Some of the most essential aspects of building a supportive team environment are positive communication and timely coordination. A healthy dialogue sprinkled with humor can help to break the ice, build rapport, and create an air of camaraderie, a sense of shared identity and purpose that can help to motivate and inspire team members. When working on a team, it is important to know what others are working on, share information and resources, and work together to achieve common goals.

It is essential to seek out the views of others, even if they are different from your own. Other team members may have insights that can help you see the problem from a different perspective. Each team member brings their unique skills, experience, and interests to the table. This diversity can be valuable, allowing the team to draw on a wide range of knowledge and expertise through challenging hunts, breach identifications, and response actions.

And don't be afraid to grow your team. It doesn't take "additional headcount" to find others interested in providing value toward the greater good. In the past, I've found opportunities to expand teams well beyond the information security org chart, including personnel in other areas of the organization. Cultivating a positive culture increases goodwill and affords a more comprehensive group of analysts, hunters, and doers.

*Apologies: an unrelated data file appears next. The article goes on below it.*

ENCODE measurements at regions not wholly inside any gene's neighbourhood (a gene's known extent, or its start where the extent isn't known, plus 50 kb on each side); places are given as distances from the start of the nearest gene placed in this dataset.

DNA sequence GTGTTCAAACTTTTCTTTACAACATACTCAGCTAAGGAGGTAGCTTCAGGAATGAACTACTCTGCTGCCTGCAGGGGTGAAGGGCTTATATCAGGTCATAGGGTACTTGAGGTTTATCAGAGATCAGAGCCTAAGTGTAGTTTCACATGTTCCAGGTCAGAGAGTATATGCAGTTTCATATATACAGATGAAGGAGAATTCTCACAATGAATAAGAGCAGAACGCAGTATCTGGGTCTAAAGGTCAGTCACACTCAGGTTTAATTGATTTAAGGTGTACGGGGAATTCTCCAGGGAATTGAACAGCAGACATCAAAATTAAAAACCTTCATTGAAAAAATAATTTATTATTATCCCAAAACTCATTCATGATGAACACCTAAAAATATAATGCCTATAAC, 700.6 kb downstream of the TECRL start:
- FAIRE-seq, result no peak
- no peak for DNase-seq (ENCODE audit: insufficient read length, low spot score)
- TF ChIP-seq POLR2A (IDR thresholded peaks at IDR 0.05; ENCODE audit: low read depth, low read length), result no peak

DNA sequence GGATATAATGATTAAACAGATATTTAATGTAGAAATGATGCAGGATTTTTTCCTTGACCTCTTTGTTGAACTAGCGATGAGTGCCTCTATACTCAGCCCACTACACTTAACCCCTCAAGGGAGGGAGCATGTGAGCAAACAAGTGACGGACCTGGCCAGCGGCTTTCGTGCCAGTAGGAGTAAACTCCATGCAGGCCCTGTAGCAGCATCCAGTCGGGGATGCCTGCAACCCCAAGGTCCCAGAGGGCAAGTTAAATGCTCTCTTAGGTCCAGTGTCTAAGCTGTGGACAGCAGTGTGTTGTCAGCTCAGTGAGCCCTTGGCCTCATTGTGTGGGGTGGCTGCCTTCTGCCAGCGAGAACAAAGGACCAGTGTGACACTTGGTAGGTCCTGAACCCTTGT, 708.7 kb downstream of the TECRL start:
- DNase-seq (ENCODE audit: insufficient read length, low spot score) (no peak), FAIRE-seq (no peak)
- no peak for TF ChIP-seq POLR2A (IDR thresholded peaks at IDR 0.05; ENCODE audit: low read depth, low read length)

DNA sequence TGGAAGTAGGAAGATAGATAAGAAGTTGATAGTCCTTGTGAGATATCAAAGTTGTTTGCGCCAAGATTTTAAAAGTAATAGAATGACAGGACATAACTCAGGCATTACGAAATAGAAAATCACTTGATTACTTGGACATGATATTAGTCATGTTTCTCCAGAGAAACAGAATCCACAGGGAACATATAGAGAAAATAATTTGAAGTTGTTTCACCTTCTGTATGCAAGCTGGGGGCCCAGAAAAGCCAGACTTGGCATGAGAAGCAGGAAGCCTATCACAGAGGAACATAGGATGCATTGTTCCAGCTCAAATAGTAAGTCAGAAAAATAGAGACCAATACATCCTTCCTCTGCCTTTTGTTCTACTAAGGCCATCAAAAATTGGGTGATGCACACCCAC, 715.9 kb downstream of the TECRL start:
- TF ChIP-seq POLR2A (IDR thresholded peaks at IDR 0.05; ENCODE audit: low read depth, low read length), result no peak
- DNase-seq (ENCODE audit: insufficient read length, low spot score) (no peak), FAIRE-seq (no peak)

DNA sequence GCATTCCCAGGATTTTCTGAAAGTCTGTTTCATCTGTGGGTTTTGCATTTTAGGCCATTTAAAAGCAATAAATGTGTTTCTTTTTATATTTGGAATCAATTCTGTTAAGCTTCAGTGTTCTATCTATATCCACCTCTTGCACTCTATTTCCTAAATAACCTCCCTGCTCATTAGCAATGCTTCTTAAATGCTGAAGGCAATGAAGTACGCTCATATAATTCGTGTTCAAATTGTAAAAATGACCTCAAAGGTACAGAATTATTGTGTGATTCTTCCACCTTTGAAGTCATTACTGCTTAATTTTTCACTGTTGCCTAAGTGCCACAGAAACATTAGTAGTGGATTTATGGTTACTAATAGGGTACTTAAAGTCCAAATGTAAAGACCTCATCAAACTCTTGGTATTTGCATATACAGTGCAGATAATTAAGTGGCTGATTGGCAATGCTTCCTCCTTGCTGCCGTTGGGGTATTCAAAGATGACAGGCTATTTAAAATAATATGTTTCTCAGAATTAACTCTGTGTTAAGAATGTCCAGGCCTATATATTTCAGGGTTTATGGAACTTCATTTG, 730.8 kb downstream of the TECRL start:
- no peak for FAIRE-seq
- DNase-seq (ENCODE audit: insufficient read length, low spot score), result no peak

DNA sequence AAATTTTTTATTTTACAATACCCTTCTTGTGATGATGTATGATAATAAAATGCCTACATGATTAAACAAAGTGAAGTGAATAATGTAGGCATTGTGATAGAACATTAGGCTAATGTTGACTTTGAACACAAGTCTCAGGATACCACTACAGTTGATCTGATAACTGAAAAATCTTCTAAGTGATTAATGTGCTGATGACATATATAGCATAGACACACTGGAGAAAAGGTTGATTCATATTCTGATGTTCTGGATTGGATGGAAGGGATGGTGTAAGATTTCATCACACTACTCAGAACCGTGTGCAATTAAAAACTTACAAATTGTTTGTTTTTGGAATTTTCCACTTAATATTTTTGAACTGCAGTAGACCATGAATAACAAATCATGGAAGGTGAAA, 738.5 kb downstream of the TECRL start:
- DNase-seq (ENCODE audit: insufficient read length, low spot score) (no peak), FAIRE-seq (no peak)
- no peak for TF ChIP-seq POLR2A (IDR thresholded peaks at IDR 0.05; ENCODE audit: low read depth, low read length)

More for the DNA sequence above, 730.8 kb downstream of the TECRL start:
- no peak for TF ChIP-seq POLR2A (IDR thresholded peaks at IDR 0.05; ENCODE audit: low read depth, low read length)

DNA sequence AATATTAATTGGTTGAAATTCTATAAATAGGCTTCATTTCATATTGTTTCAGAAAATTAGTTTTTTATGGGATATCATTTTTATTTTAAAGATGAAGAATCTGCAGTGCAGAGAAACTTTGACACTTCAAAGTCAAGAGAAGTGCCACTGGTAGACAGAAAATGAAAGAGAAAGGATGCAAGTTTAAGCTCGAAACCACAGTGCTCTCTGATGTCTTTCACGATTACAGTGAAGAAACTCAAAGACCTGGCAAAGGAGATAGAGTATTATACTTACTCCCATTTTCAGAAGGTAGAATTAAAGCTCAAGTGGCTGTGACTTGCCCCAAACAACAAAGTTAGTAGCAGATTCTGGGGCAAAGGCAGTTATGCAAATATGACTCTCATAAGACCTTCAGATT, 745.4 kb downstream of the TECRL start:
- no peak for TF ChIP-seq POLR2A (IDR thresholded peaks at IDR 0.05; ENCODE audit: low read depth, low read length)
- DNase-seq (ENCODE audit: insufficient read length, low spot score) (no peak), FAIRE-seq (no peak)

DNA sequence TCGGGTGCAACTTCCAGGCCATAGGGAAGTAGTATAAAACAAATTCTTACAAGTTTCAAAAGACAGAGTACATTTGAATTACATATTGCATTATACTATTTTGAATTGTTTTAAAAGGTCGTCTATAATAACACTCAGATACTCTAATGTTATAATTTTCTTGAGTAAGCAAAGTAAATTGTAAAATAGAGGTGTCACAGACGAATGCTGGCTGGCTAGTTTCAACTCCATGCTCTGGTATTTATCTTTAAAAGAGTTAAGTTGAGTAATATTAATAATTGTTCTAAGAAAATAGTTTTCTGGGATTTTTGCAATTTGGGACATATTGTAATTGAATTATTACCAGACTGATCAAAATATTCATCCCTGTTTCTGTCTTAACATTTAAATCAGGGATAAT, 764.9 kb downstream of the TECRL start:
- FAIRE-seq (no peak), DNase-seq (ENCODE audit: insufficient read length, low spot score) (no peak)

Scope your environment

What information is the most important to your organization? This could include customer data, financial information, intellectual property, or other sensitive data. Identifying and addressing weaknesses related to the organization's crown jewels that a threat actor could exploit is a high priority.

As a quick refresher, the crown jewels are the most valuable assets of an organization. From the aspect of information security, the worst that could happen is that an attacker could compromise or leak these assets. This could lead to financial loss, identity theft, or damage to the organization's reputation. It's imperative to understand what these critical assets are and develop a comprehensive strategy to defend against unauthorized access to them, even when hunting on the Black Hat network. We take pride in affording Black Hat attendees a (hopefully) stress-free experience of using the event-provided networks without fear of their personal devices being compromised, unless it's their choice, and we also help protect Black Hat's critical assets in tandem.

The organization's environment may prove to be reasonably static or wildly dynamic. A static environment does not change often, but a dynamic environment varies frequently, like the Black Hat network! Baselines can be created for static and dynamic environments, offering a way of measuring the environment's regular activity. By comparing current activity to the baseline, analysts can then identify unusual activity that may indicate an attack, and not all threats are created equal. Some are more likely to occur than others, and some will have a more significant impact on your organization if they are successful. Prioritize your threats so that you can direct your resources to the most serious ones.